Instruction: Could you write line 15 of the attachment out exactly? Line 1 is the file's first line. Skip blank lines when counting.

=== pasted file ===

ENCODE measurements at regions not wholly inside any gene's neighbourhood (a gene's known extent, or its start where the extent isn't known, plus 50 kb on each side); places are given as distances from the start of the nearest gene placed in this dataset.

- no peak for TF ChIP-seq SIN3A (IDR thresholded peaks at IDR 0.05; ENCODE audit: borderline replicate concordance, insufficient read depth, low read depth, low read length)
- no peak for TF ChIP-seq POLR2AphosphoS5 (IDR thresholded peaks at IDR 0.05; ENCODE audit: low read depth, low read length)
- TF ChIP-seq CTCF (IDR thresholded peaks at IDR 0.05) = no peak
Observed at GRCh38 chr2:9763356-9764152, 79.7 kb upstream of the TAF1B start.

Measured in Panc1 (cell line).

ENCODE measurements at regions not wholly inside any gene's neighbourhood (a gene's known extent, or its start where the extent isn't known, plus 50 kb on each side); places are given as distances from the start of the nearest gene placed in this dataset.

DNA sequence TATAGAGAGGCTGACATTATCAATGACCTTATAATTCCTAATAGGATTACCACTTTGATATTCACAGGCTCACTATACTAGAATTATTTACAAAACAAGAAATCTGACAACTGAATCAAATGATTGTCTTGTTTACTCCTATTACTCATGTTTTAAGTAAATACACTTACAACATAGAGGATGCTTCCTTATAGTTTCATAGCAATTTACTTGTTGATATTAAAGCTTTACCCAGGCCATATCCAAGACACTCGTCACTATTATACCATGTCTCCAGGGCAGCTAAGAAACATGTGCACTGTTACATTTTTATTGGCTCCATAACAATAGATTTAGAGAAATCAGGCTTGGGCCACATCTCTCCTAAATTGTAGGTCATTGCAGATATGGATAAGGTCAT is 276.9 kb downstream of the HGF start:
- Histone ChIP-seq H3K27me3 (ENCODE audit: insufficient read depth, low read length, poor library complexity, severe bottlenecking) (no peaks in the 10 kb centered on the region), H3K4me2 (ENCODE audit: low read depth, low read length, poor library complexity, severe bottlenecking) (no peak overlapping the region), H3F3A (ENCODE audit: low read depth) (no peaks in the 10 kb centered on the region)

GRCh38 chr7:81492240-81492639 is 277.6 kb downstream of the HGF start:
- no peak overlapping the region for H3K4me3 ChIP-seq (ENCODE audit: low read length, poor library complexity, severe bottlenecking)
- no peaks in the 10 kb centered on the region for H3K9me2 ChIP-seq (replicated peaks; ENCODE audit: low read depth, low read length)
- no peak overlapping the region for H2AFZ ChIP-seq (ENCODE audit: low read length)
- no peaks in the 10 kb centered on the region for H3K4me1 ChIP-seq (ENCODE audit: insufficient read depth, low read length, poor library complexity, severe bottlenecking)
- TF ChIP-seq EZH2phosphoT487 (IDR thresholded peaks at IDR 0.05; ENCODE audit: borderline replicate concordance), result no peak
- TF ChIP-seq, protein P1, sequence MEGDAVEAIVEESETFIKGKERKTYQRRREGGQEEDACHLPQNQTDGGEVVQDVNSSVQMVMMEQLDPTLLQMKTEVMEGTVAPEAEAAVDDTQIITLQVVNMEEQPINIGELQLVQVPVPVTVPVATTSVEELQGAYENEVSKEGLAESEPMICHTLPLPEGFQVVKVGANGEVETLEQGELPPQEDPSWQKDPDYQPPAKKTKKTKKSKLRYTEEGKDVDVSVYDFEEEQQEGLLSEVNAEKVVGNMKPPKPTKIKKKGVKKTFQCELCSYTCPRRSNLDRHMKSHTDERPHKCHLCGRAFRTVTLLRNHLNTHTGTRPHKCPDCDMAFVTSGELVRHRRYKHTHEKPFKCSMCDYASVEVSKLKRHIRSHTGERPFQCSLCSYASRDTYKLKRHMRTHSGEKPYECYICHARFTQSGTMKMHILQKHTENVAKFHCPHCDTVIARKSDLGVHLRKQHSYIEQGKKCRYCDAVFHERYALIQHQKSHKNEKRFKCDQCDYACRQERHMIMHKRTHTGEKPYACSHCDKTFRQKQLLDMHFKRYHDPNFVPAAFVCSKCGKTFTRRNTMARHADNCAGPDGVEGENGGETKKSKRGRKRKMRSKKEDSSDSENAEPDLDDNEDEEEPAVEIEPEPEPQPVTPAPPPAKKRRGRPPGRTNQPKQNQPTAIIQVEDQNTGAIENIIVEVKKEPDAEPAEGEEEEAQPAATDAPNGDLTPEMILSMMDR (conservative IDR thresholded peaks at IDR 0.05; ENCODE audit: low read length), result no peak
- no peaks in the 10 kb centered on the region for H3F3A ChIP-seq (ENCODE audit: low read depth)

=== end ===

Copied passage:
- TF ChIP-seq EZH2phosphoT487 (IDR thresholded peaks at IDR 0.05; ENCODE audit: borderline replicate concordance), result no peak